Surviving College 101: I Wanna Go Home!


Karly Liska, Reporter


“Hey Mom, it’s me again.  Yeah, I know I just talked to you two hours ago but I thought I should call you and let you know I’m still alive.  Isn’t that nice of me?  No, I don’t miss you, I just—just—I wanna go home!”

Does this conversation sound familiar?  It probably does because over half of the college students in America catch the dreaded disease known as homesickness.  I caught the illness myself when I moved to Norfolk, Nebraska to attend classes at Northeast Community College and I felt absolutely miserable for the first month or two.  Calling my mom was a common occurrence and I felt better for a while, but then the symptoms would come creeping back to me.  You know what I’m talking about:  loneliness, depression, changed eating habits.  Homesickness is a nasty disease.

Some cases of homesickness are worse than others.  Most students drop out of college because they can’t deal with being away from home.  Something that helps prepare teenagers for college is trips away from home.  Automotive technology student, Kai Liska, stated that vacations and state and national FFA helped him get used to being away from family.  Short trips don’t work entirely, though.  Liska said he knew when he was feeling homesick, “When I wanted to go home.”  He also said that having to work for a couple of weeks straight made homesickness worse.  Going home for at least one day on the weekend made him feel a lot better.

People who have strong ties back home are more prone to homesickness.  When questioned on what he missed most about home Northeast student Nate DeSive stated his family and his racecar.  “My racecar is clear over there and I’m here,” he told me humorously.  DeSive also mentioned that his eating habits changed.  He was eating more take-out and junk food than when he was living with his parents.  I think that can be said for every college student in the world.  Fast food and junk food are so much easier than making dinner.

There are three different eating patterns in homesickness that are common in college students(Belk, Wallendorf, and Sherry 1989).  The first one is quintessential eating which means that people eat the food that they think best represents the food they ate at home.  The second one,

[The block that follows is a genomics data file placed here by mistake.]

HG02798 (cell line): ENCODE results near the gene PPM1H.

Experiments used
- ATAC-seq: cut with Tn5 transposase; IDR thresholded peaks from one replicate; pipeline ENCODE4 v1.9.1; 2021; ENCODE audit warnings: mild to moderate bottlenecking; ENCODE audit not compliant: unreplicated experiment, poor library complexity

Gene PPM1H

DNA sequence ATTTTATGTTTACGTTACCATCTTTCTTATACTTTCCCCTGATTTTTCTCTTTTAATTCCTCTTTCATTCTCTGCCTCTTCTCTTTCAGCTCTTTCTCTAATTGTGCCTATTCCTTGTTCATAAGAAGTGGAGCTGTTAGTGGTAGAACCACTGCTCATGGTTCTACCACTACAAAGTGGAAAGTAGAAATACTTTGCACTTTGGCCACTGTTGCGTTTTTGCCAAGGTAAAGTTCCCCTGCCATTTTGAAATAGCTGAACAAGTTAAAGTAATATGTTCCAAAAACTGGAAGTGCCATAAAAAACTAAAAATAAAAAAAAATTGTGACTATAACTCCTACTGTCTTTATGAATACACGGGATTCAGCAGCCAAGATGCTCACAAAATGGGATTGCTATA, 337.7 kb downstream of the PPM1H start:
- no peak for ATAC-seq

substitution, happens when someone can’t eat the food that reminds them of home so they eat something similar.  Channeling, the third pattern, happens when one eats food that someone they left behind ate.  I don’t know about anyone else but the substitution pattern sounds very familiar to me.

A college student being homesick affects parents too; a fact that most people don’t realize.  “It makes me feel…not really guilty but kind of sorry for you, I guess.  ‘Cause when you feel bad, I feel
bad.”  This statement came from my mother, Karel Liska, when asked how my homesickness made her feel.  She was then asked if she did anything to help the homesickness.  She said that she didn’t want to call because she didn’t want to make me start thinking about it.  Making my apartment homier was also something she did to try to help.  It doesn’t matter how tough you are, going to your parents always helps.  Dr. David Leibow summarized how college students think, “I want to become an adult and become independent of my parents, but I want to continue to have them as a safety net.”


So, it’s the end of my first semester of college and I still get homesick.  The level of homesickness, though, isn’t nearly as high as it once was.  I don’t feel the need to call my mom every night even though I miss my family.  I’m getting used to being by myself and the longer I’m away from home, the better I feel.